As the city's public works director, Kishia Powell will earn $150,000 per year—$3,000 more than the mayor—to help oversee a federal consent decree that requires the city to fix its sewers so they will stop discharging untreated wastewater into local rivers, which could come with a price tag of as much as $400 million.
Photo by Trip Burns.
Jackson taxpayers will pay an out-of-state contractor at least $200,000 to audit several aspects of the city’s water-and-sewer finances. After shelving discussion last week to get more details, the Jackson City Council unanimously approved an agreement on Sept. 29 with Charlotte, N.C.-based Raftelis Financial Consultants Inc.
Under the contract, Raftelis will perform a rate-sufficiency study, assist with the development of the one-percent sales-tax master plan and review part of a 2013 contract the city signed with German conglomerate Siemens AG. The Siemens deal includes the installation of new digital water meters and a new billing system. The contract includes a “performance guarantee” of increased water revenue for the city. Powell said Raftelis would analyze that portion of the Siemens contract.
The audit is likely to result in higher water bills for ratepayers. Raftelis is one of a handful of national firms specializing in water and sewer consulting. Ninety-nine percent of the firm’s clients are municipal utilities, and approximately 90 percent of Raftelis’ work involves setting water and sewer rates. In many other cities where they have worked, including New Orleans, Birmingham and Baltimore, where Powell oversaw the Water and Wastewater Bureau, Raftelis’ audits have led to higher bills.
“From city to city to city, it was always a rate increase,” said Ward 6 Councilman Tyrone Hendrix about Raftelis.
Powell said that Raftelis’ purpose is not to raise rates, but to help project revenues in the event that cities choose to implement hikes; that decision is up to the city council, she said. Jacksonians are already dealing with increases passed as part of then-Mayor Chokwe Lumumba’s budget this time last year.
Then, water rates rose from an average monthly bill of $15.54 to around $21 ($252 per year), and the average sewer bill increased from $14.50 to more than $31, resulting in $30 million more in revenue.
Still, the city has fallen about $12 million short of the roughly $80 million in water revenue projected for the fiscal year 2014, Powell said. As a result of the revenue shortfall, the city is unable to meet certain provisions of its bond obligations. In addition, the city is under a federal consent decree to upgrade its wastewater disposal system, which could cost as much as $800 million.
Powell didn’t mince words when she addressed the budget committee last week.
“There are cities around the country that are much larger that have a billion-dollar consent decree, and their rates are three times what we have, and they have a much larger population,” she told council members. “I think all things considered, you will need to raise rates.”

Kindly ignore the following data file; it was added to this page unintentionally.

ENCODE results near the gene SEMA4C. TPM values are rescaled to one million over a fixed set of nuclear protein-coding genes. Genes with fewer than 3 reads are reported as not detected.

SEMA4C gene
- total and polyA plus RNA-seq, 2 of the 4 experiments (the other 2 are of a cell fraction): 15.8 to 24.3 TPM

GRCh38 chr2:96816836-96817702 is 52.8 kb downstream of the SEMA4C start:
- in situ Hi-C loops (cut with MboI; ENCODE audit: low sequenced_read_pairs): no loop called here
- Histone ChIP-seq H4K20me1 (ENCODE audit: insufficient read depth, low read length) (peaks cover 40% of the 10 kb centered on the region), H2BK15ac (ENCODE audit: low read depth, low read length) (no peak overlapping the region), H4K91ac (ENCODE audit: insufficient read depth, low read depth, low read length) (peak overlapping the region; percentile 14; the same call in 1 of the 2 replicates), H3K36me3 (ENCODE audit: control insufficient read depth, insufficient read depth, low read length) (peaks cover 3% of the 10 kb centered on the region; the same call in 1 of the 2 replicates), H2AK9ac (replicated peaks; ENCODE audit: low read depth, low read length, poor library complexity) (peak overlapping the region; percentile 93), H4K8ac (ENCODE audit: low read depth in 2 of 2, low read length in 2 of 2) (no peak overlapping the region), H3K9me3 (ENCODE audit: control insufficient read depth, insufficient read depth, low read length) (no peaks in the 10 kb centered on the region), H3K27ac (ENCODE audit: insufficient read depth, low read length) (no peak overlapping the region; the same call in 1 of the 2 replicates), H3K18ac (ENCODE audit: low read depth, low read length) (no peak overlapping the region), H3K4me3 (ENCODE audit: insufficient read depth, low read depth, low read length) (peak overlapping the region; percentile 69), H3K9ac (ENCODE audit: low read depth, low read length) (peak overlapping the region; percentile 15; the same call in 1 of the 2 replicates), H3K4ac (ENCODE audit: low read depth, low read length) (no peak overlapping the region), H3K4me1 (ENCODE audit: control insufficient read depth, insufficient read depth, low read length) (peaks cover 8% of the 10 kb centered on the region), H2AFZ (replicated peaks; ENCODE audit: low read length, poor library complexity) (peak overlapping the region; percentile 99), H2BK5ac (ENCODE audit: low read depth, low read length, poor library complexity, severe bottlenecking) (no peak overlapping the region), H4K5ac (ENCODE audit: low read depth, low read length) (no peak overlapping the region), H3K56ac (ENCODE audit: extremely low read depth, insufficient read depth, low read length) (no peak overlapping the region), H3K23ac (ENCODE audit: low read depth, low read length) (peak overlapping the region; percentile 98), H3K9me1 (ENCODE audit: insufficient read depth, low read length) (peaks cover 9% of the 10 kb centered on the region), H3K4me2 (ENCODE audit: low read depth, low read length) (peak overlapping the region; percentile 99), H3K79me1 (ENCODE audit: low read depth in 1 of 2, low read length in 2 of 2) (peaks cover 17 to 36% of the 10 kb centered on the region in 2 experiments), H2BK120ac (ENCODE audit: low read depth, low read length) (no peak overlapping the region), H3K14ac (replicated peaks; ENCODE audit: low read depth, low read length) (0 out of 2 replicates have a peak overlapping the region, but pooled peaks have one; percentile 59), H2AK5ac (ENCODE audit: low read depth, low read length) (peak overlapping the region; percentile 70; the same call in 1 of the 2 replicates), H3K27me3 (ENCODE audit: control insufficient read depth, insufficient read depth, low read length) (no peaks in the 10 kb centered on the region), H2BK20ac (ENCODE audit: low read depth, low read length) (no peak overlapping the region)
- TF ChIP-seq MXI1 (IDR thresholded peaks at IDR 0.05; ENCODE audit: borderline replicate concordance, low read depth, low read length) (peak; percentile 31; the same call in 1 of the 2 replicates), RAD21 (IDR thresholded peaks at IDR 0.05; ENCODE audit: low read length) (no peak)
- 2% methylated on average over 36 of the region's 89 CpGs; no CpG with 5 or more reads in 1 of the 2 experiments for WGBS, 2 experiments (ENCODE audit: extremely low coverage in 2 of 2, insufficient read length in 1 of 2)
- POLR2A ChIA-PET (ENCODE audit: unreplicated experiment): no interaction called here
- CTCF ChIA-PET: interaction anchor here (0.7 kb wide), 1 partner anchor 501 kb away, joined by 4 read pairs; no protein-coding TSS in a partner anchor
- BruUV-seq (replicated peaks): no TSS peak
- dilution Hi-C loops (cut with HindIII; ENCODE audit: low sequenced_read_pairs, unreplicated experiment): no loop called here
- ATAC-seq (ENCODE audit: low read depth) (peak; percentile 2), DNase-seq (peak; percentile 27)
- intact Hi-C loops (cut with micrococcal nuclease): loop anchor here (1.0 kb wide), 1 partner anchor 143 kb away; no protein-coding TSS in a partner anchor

In Baltimore, which the U.S. Environmental Protection Agency slapped with a $940 million consent decree in 2002, residents in that city of 621,000 pay about $800 per year for their water. However, 105-square-mile Jackson has nearly a quarter more land area than Baltimore, which has 81 square miles.
An affordability analysis is not part of the Raftelis analysis, although Powell said such a review, which would be costlier, could come later.
At a special meeting of the city council this week, Yarber said despite the approval of the $90 million Siemens contract in March 2013, at the behest of then-Mayor Harvey Johnson Jr., the city lacks the expertise to make sure that the city is getting the bang for its buck that Siemens promised for the upgraded system.
That process has been a slog as the city and its customers have had to work out bugs in the systems, which has at times resulted in eye-popping water bills. Some of those bills have been errors, while others have come about as a result of more accurate meters, city officials say.
Mark Inbody, the project manager with Siemens, said the old, aging meters were not reading correctly, but that new devices are capturing ratepayers’ full consumption.
“Now, you have an accurate picture of what you’re using,” Inbody said during a presentation in Jackson last week.
In addition, a new bill system, which has yet to come online, will enable homeowners to track their water consumption in real time and alert them of leaks that may be driving their bills upward.
For the actual installation, Siemens subcontracted with Jackson-based MAC Consultants LLC, which has put in roughly 17,000 of the 64,000 new meters so far and plans to complete the project in about one year.